Memories and loss run deep
The loss of Diggers on the Darling, or the Oxley Club as some locals still call it, has been felt deeply by the community.
Many of the people experiencing a profound sense of loss no longer live in Bourke but have lifelong ties to the town and the building.
Jenny Cheesman (Gardiner) grew up in Bourke and has generations of history in the town and in particular, the Oxley Club.
She has been sharing her collection of old photographs of some of the remarkable events that were celebrated in the building on the All Things Bourke Facebook page. This is her story:
“What Bourke and the Oxley/Diggers means to me…”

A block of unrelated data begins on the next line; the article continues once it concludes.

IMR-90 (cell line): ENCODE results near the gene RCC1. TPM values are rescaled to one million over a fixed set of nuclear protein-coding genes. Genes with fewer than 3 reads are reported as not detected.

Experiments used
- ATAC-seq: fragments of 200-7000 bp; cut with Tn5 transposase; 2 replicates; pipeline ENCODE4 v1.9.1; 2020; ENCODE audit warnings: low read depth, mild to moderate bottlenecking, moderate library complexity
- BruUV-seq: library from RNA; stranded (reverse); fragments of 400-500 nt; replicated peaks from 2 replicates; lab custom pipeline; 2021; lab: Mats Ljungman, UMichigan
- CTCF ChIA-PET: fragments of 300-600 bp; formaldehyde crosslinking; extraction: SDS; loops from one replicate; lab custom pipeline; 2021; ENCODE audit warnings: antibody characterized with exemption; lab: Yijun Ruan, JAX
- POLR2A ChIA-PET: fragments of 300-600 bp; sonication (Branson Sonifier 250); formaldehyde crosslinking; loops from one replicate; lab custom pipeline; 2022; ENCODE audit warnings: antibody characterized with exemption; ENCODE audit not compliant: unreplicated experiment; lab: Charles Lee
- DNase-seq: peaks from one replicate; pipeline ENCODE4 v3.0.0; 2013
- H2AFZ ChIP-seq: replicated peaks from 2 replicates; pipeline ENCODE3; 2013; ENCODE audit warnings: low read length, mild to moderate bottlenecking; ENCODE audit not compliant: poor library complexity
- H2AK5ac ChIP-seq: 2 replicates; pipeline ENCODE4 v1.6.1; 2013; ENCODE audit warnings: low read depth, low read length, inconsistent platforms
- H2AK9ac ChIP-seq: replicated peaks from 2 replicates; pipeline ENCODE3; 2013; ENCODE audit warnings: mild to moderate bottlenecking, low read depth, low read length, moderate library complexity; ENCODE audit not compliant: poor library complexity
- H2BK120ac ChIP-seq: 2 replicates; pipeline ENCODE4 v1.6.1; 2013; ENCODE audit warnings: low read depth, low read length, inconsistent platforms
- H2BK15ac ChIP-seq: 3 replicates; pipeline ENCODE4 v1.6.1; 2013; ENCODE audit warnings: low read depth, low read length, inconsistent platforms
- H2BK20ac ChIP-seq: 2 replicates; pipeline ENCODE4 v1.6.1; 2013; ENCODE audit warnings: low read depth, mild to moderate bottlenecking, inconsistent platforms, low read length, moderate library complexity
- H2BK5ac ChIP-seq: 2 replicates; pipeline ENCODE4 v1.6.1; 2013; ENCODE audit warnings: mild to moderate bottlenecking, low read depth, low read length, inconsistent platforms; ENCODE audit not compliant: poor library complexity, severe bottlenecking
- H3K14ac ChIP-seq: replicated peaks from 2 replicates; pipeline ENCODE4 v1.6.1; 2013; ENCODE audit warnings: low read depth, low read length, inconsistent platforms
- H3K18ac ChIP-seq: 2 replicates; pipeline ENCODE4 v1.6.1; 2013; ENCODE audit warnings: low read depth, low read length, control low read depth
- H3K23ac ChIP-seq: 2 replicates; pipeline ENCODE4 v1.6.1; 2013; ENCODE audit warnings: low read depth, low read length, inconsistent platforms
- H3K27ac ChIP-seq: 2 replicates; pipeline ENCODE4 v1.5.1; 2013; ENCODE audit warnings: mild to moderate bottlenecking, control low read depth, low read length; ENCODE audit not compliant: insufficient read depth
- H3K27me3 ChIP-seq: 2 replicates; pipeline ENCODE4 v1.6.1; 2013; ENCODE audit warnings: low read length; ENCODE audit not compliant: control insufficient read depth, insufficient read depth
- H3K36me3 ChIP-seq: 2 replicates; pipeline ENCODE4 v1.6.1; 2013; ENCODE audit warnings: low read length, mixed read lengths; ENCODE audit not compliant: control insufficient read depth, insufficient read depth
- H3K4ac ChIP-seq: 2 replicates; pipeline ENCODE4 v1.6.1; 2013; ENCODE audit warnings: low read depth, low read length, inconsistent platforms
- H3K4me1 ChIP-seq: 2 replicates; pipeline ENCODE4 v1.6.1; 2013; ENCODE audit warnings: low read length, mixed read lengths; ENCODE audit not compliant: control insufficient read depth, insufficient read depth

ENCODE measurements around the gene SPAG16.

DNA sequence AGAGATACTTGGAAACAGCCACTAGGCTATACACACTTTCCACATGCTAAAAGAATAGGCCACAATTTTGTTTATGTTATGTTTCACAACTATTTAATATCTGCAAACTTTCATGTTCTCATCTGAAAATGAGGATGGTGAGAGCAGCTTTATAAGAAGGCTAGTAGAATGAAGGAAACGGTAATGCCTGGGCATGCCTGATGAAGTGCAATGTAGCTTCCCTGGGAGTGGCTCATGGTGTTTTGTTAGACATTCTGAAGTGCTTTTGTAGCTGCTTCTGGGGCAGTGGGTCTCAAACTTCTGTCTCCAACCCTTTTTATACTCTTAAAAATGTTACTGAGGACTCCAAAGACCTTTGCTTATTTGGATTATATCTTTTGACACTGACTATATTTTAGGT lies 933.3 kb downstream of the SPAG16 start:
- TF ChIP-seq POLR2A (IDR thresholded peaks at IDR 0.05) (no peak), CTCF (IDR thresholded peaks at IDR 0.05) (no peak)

“I was born in Bourke in the mid-60s and have a long family history and ties with the town. My family and friends, the muddy Darling, the old bridge, the weir, and the history was in the old club. It’s one of those places that you never forget when you move away, and the moment you drive over the levee bank, you are now back home.
“My grandfather Ron Moxey was manager of the old Oxley club, retiring in 1974 after 24 years. I remember as a child, falling asleep on the floor in the doorway of the old dining room while secretly watching the country and western movies being shown in the Supper Room. I also remember when the first poker machines arrived. Ron set me up on a bar stool with a bucket of two cent coins to have some fun - after hours of course and yes, it was a two-cent machine.
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